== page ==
On January 20, 2018, an amateur astronomer recorded observations in near-earth orbit, displaying an object. The initial study showed that this is a NASA IMAGE device, launched in 2000 to study the magnetopause.
To check the source of the signal, Goddard Space Flight Center sent 5 separate antennas to display radio frequency signals. January 29, all observations indicated that we have IMAGE. The radio frequency showed a surge at the expected center frequency, as well as sidebands for IMAGE.
To get rid of all doubts, NASA will try to capture and analyze information from the signals. But here comes the technical problem of decoding. The types of hardware and operating systems used in IMAGE no longer exist or have long been updated. If the decryption is successful, the agency will try to activate the scientific payload, which is currently not working. This will help to understand the status of various scientific instruments.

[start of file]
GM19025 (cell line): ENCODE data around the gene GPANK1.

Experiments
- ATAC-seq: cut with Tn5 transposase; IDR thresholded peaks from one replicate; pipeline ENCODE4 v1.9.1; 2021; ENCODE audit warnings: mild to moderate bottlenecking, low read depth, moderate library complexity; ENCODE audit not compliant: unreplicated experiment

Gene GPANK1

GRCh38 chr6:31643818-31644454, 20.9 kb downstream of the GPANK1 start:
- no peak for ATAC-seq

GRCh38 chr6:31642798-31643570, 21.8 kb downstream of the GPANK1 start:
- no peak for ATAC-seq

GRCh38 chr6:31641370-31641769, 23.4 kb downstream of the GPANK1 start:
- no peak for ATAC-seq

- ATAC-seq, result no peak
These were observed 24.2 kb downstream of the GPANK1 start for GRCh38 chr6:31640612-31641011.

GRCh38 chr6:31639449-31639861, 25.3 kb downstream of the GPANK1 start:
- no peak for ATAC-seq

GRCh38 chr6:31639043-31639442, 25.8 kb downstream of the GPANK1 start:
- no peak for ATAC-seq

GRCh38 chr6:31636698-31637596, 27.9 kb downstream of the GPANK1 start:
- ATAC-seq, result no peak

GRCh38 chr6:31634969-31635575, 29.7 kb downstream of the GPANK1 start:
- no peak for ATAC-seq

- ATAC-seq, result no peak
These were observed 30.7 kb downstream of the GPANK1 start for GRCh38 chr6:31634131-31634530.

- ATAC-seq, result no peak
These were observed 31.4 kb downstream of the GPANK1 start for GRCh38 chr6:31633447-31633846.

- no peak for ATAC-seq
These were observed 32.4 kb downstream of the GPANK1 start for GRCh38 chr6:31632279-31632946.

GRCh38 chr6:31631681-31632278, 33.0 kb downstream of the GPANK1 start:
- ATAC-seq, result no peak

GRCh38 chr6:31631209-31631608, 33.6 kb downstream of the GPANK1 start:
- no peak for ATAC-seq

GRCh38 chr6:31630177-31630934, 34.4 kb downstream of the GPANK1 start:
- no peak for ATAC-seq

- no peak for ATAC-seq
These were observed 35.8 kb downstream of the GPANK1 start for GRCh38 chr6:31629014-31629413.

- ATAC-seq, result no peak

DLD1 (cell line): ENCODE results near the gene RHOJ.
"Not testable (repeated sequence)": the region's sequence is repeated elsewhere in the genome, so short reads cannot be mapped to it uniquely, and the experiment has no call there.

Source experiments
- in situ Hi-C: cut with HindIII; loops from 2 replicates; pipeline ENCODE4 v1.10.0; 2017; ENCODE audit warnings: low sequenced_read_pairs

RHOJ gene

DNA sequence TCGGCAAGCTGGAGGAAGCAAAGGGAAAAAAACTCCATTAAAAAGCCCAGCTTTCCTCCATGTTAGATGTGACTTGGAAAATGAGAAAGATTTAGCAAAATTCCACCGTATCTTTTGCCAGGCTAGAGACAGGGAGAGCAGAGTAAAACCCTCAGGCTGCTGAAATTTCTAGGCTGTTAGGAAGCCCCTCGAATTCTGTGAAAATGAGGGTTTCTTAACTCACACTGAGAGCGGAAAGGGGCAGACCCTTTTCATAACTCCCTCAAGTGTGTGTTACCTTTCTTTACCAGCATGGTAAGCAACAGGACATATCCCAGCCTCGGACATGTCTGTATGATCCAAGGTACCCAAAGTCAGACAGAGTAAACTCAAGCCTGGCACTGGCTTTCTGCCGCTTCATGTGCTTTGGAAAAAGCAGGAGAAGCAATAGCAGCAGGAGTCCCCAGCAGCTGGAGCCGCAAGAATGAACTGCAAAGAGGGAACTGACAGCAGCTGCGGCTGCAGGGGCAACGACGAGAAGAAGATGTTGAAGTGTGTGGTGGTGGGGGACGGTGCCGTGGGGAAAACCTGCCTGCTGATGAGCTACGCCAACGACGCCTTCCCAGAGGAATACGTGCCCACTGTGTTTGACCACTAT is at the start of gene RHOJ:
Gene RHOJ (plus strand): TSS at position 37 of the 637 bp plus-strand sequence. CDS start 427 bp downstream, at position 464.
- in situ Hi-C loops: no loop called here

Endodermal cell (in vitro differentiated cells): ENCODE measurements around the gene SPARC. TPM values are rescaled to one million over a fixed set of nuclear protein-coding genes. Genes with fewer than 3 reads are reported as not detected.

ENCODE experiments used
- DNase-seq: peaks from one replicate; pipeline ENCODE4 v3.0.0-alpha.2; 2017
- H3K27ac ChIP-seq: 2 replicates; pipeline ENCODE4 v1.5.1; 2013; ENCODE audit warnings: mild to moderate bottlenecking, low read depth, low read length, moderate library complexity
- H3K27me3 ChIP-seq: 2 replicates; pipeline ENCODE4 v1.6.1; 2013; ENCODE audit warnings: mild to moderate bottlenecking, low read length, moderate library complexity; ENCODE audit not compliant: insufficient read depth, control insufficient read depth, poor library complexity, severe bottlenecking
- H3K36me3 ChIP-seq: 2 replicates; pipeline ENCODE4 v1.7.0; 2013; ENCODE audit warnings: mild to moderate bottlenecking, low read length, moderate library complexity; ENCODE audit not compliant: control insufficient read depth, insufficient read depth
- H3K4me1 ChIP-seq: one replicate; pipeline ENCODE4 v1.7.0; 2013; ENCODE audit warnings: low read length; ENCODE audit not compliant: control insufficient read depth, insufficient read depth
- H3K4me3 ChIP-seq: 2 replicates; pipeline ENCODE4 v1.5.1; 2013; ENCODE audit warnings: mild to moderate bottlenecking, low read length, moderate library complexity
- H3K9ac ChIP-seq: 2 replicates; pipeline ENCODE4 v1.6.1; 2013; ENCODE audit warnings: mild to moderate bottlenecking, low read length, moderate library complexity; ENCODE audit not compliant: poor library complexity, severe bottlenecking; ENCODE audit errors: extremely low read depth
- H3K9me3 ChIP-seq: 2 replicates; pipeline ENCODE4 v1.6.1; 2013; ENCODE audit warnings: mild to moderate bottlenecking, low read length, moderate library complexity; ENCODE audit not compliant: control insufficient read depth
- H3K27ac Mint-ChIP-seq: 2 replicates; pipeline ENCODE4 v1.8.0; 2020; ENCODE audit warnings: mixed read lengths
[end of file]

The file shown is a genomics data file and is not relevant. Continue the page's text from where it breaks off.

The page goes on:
IMAGE was created to display the terrestrial magnetosphere and to obtain the first large-scale frames of a plasma population. The initial 2-year mission successfully completed in 2002, but since 2005 the connection has been cut off. After the eclipse of 2007, contact failed and the mission was declared complete.